The Baltic States and the interwar slump - a panel discussion

Friday 1 April 2022 (14:00-15:30)

Dr Klaus Richter:

A map showing the baltic states in 1923

The Baltic States gained independence as a consequence of the First World War. In this panel discussion, the speakers examine how these new states responded to – and were transformed by – the Great Depression.

The depression had a significant, transformative impact on the Baltic States. By the end of the 1930s, the political, economic and social structures of Estonia, Latvia and Lithuania had changed beyond recognition. However, not least as a consequence of the destruction wrought by the Second World War and Soviet occupation, the effects and legacies of the Great Depression have never been at the centre of scholarly attention. Historians are divided with regards to the interwar slump’s impact on the Baltics: While some argue that the Baltic States recovered from the crisis quicker than other European states, others argue these largely agricultural states were at the edge of an economic precipice. The panel thus stakes out the field of research on the interwar slump in the Baltics, reconstructs its progression and contextualises case studies ranging from the central state across local administration to private enterprises.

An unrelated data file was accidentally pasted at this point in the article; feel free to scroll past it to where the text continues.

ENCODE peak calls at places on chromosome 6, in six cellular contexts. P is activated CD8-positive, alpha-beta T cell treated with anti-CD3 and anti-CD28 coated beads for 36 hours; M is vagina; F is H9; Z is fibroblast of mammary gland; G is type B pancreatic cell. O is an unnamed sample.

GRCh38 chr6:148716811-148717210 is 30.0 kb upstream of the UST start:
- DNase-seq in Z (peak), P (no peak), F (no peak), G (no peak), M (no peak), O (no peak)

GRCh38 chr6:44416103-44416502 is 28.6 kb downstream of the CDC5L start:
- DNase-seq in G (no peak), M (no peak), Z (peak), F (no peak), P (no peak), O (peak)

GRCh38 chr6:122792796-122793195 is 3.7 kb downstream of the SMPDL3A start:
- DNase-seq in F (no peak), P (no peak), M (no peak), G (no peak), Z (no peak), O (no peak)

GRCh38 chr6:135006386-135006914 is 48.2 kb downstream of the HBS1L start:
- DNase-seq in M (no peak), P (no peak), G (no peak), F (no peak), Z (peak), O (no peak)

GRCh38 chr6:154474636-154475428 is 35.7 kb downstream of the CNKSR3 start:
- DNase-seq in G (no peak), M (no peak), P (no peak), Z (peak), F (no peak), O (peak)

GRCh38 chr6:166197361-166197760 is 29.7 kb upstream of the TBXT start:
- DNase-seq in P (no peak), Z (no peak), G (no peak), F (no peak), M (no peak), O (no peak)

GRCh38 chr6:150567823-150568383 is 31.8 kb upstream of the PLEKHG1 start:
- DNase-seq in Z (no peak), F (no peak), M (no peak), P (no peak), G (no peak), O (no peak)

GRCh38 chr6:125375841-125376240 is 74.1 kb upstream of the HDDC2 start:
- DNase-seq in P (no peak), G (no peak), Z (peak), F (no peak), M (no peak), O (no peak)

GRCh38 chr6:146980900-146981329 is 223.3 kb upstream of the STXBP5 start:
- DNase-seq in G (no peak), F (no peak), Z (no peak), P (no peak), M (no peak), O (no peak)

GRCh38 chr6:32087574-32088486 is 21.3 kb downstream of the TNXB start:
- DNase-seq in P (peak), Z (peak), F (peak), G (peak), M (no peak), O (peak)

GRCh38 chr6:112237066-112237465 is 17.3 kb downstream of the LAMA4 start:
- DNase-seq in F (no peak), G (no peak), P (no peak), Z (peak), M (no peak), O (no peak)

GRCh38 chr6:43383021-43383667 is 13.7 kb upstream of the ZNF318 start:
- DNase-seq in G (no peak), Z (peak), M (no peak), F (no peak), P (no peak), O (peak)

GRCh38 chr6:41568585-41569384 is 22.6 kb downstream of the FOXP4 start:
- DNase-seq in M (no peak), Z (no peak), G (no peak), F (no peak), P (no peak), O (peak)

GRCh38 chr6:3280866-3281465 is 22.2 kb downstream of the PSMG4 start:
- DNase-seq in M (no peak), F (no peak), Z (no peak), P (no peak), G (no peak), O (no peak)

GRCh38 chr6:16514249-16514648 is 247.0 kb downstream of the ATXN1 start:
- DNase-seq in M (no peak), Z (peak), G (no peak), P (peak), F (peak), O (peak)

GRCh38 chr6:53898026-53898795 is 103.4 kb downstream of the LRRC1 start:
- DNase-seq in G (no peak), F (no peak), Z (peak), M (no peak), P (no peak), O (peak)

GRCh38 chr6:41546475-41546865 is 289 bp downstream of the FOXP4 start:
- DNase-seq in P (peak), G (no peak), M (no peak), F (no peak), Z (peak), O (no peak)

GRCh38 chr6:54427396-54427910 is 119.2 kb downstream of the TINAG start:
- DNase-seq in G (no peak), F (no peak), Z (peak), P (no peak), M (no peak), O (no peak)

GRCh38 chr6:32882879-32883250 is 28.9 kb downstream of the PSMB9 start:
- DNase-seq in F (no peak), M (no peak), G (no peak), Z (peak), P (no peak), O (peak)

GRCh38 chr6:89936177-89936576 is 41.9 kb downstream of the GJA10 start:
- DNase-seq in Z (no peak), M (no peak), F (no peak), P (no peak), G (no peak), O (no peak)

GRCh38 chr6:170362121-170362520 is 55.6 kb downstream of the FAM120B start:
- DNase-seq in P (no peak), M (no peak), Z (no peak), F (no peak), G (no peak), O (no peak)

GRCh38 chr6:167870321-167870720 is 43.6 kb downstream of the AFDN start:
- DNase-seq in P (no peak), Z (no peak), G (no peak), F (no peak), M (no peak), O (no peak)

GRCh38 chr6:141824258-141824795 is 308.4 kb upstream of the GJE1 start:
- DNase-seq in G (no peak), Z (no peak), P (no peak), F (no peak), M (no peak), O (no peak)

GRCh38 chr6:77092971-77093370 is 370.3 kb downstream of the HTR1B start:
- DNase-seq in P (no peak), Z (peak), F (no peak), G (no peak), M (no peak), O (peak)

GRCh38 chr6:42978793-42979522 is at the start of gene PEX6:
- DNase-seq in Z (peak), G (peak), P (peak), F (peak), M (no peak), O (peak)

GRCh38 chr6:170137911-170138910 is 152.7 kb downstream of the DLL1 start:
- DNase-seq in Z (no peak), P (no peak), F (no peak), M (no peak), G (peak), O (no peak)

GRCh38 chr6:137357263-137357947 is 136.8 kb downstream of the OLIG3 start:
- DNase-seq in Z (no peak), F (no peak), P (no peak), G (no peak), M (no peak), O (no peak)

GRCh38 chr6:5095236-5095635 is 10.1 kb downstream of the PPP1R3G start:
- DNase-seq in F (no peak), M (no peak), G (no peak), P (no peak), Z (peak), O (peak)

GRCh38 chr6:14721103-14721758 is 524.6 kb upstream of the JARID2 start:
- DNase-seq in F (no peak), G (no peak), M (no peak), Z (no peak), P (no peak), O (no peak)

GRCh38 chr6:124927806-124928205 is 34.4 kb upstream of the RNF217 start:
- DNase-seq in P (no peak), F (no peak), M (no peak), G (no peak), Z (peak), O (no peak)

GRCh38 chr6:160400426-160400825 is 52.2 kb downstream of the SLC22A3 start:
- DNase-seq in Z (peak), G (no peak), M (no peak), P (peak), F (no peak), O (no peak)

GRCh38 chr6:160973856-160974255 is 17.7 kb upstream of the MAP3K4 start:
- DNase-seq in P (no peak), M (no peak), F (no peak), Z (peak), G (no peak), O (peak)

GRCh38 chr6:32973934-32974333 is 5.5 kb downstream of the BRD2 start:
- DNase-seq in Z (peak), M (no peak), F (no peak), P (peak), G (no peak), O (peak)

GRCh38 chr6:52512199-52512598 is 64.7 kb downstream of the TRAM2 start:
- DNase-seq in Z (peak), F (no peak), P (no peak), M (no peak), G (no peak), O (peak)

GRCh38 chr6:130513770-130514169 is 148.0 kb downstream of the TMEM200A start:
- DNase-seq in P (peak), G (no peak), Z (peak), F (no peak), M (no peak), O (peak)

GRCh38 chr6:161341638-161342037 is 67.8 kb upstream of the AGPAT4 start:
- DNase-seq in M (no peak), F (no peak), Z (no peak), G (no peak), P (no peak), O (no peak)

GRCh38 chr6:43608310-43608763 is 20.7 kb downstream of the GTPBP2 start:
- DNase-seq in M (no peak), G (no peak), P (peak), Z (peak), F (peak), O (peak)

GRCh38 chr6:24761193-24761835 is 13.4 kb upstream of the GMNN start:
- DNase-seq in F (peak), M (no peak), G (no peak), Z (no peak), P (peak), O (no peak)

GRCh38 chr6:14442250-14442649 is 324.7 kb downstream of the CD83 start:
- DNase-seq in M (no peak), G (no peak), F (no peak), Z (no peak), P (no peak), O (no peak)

By investigating the impact of the 1930s depression in a broader context of an interwar economic crisis caused by the consequences of imperial collapse, territorial fragmentation and international conflict, it seeks to improve our understanding of the Great Depression’s position in Baltic history.


  • Katja Wezel (Riga/Göttingen): Economic Comeback? Riga as Latvia’s First Center of Trade, 1920-1939
  • David Feest (Lüneburg): A National Issue? The Baltic German Bank G. Scheel & Co. and its Integration into Estonian Society during the Great Depression
  • Klaus Richter (Birmingham): Beyond the Great Depression: Expectations of the Future in 1930s Lithuanian and Latvia
  • Anu Mai Köll (Södertörn): Commentary

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